Fans of Stuttgart demonstrate support for the 50+1 rule.
Fans of Stuttgart demonstrate support for the 50+1 rule. Photograph: Alex Grimm/Bongarts/Getty Images

When Burnley’s sharp-suited American owners dispensed with Sean Dyche last month, it was seen as a sort of anti-masterstroke. Whether through luck, judgment or the sheer, granite determination of Mike Jackson in his role as caretaker, however, their survival is in their hands going into the final weekend.

That said, beating a Newcastle side galvanised by a combination of Eddie Howe’s motivational techniques and Saudi financing will not be easy. Here’s an in-depth preview of the game at Turf Moor.

Coming straight off the back of their penalty shootout defeat to Eintracht Frankfurt in the Europa League final in Seville on Wednesday evening, Rangers have a shot at (partial?) redemption when they play Hearts in the Scottish Cup final on Saturday.

Robbie Neilson’s side, meanwhile, have immortality in their sights. According to Andrew McKinlay, the Hearts chief executive: “Whoever plays on Saturday, if they win that cup they will forever be club legends.”

Speaking of (free) transfers, Antonio Rüdiger has been speaking about the reasons for his impending departure from Chelsea. “Unfortunately, my contract negotiations had already started to get difficult last fall,” he said in a piece for The Players’ Tribune.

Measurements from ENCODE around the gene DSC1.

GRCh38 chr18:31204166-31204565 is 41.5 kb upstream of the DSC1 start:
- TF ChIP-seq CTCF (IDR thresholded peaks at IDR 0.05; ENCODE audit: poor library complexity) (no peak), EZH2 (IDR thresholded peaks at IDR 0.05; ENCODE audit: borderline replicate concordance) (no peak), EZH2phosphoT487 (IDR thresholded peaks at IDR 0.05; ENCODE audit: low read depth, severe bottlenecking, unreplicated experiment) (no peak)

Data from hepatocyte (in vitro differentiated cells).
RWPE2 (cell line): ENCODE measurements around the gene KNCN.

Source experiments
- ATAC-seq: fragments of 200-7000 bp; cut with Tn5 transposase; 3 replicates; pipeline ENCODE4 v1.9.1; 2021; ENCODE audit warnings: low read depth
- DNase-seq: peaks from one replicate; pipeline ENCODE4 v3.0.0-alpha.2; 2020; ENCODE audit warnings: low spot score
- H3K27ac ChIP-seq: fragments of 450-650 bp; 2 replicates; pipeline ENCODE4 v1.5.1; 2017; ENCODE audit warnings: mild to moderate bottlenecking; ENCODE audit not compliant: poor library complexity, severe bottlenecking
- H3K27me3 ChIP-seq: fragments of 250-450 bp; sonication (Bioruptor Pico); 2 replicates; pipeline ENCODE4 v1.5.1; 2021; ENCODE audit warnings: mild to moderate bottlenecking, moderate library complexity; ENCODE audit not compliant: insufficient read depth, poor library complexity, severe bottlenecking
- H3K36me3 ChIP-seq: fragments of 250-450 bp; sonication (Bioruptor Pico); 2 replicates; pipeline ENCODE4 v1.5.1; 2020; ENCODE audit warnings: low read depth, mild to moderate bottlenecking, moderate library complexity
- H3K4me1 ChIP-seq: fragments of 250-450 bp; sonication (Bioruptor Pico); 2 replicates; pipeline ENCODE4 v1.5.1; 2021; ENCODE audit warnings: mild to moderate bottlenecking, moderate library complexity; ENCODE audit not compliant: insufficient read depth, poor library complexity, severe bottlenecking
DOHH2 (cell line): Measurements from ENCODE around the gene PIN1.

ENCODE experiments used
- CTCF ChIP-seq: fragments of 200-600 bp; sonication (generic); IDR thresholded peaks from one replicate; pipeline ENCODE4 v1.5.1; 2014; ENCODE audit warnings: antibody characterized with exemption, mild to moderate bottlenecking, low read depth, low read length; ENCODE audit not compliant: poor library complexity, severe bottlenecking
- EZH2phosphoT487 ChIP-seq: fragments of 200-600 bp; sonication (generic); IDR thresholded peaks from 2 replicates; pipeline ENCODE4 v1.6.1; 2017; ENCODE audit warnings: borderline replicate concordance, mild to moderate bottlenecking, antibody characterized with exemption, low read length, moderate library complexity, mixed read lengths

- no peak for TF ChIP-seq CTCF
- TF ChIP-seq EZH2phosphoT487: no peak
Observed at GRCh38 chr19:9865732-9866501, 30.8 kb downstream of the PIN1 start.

“Business is business, but when you don’t hear any news from the club from August to January, the situation becomes complicated. After the first offer, there was a long gap of just nothing.”

Klopp confirms Origi exit

The season isn’t even over and already there are transfers happening left, right and centre. Following the news that Divock Origi is set to join Milan this summer, Klopp has said: “I expect Div to get a special reception, or farewell, or whatever. He is, and will be for me, forever a Liverpool legend [and] one of the most important players I ever had.

“That sounds completely strange with the amount of games he had, but it is, and was, a pure joy to work together with him … it’s not over yet just because it’s now the last Premier League game and, yes, he deserves all good thoughts we can generate somehow for his future and wherever he will go he will be successful, 100%.

“[He’s] an outstanding player, [an] outstanding boy. Everybody in the team loves him because he was just a relaxed guy and a really lovable guy. So, yeah, it will be a harsh moment when he actually leaves.

“I remember so many things when I think about Div that’s incredible: important goals, injuries … bad injuries, and all these kinds of things, ups and downs. He is a Liverpool legend, no doubt.”

Dortmund part ways with Rose